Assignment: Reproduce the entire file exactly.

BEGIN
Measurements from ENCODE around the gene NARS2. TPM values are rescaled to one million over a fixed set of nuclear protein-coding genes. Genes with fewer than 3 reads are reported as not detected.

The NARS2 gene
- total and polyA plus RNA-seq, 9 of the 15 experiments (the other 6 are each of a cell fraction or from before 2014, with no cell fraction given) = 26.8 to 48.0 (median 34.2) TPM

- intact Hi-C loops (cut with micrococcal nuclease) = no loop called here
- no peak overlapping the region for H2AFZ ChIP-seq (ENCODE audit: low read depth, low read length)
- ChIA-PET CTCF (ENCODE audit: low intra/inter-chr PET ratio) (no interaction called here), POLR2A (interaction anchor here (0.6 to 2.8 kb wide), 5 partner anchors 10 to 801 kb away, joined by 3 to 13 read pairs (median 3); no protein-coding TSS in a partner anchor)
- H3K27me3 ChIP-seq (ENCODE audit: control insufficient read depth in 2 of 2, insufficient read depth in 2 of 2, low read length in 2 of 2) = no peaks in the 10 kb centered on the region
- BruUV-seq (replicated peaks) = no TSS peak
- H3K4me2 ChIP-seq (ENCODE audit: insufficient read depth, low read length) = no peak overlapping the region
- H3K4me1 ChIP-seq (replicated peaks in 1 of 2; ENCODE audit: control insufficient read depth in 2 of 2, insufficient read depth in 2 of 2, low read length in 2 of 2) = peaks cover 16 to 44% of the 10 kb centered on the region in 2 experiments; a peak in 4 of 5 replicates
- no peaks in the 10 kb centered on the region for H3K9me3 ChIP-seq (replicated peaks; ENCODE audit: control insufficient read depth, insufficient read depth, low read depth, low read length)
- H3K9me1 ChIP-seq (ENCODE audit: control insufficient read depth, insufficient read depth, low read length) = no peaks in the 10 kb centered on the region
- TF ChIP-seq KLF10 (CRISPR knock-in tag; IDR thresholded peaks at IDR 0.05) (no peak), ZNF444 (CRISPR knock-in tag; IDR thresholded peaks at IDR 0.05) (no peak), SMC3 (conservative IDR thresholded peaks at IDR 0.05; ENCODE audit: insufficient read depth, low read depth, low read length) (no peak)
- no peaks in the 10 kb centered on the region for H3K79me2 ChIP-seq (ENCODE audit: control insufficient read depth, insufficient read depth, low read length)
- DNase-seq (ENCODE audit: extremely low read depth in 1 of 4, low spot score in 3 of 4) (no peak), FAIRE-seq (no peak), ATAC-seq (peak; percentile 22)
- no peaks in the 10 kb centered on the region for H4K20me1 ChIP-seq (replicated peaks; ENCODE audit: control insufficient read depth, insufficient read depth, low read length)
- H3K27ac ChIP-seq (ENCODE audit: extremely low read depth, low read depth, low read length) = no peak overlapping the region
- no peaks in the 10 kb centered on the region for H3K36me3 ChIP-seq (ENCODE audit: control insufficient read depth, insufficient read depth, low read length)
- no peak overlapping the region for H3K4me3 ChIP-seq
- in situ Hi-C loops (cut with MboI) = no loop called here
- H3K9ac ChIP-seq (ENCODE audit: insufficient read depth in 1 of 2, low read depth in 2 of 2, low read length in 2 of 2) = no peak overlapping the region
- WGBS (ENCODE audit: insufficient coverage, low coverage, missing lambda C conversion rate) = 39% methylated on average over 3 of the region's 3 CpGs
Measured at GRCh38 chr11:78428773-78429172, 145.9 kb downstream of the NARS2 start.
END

Measurements from ENCODE around the gene NARS2. TPM values are rescaled to one million over a fixed set of nuclear protein-coding genes. Genes with fewer than 3 reads are reported as not detected.

The NARS2 gene
- total and polyA plus RNA-seq, 9 of the 15 experiments (the other 6 are each of a cell fraction or from before 2014, with no cell fraction given) = 26.8 to 48.0 (median 34.2) TPM

- intact Hi-C loops (cut with micrococcal nuclease) = no loop called here
- no peak overlapping the region for H2AFZ ChIP-seq (ENCODE audit: low read depth, low read length)
- ChIA-PET CTCF (ENCODE audit: low intra/inter-chr PET ratio) (no interaction called here), POLR2A (interaction anchor here (0.6 to 2.8 kb wide), 5 partner anchors 10 to 801 kb away, joined by 3 to 13 read pairs (median 3); no protein-coding TSS in a partner anchor)
- H3K27me3 ChIP-seq (ENCODE audit: control insufficient read depth in 2 of 2, insufficient read depth in 2 of 2, low read length in 2 of 2) = no peaks in the 10 kb centered on the region
- BruUV-seq (replicated peaks) = no TSS peak
- H3K4me2 ChIP-seq (ENCODE audit: insufficient read depth, low read length) = no peak overlapping the region
- H3K4me1 ChIP-seq (replicated peaks in 1 of 2; ENCODE audit: control insufficient read depth in 2 of 2, insufficient read depth in 2 of 2, low read length in 2 of 2) = peaks cover 16 to 44% of the 10 kb centered on the region in 2 experiments; a peak in 4 of 5 replicates
- no peaks in the 10 kb centered on the region for H3K9me3 ChIP-seq (replicated peaks; ENCODE audit: control insufficient read depth, insufficient read depth, low read depth, low read length)
- H3K9me1 ChIP-seq (ENCODE audit: control insufficient read depth, insufficient read depth, low read length) = no peaks in the 10 kb centered on the region
- TF ChIP-seq KLF10 (CRISPR knock-in tag; IDR thresholded peaks at IDR 0.05) (no peak), ZNF444 (CRISPR knock-in tag; IDR thresholded peaks at IDR 0.05) (no peak), SMC3 (conservative IDR thresholded peaks at IDR 0.05; ENCODE audit: insufficient read depth, low read depth, low read length) (no peak)
- no peaks in the 10 kb centered on the region for H3K79me2 ChIP-seq (ENCODE audit: control insufficient read depth, insufficient read depth, low read length)
- DNase-seq (ENCODE audit: extremely low read depth in 1 of 4, low spot score in 3 of 4) (no peak), FAIRE-seq (no peak), ATAC-seq (peak; percentile 22)
- no peaks in the 10 kb centered on the region for H4K20me1 ChIP-seq (replicated peaks; ENCODE audit: control insufficient read depth, insufficient read depth, low read length)
- H3K27ac ChIP-seq (ENCODE audit: extremely low read depth, low read depth, low read length) = no peak overlapping the region
- no peaks in the 10 kb centered on the region for H3K36me3 ChIP-seq (ENCODE audit: control insufficient read depth, insufficient read depth, low read length)
- no peak overlapping the region for H3K4me3 ChIP-seq
- in situ Hi-C loops (cut with MboI) = no loop called here
- H3K9ac ChIP-seq (ENCODE audit: insufficient read depth in 1 of 2, low read depth in 2 of 2, low read length in 2 of 2) = no peak overlapping the region
- WGBS (ENCODE audit: insufficient coverage, low coverage, missing lambda C conversion rate) = 39% methylated on average over 3 of the region's 3 CpGs
Measured at GRCh38 chr11:78428773-78429172, 145.9 kb downstream of the NARS2 start.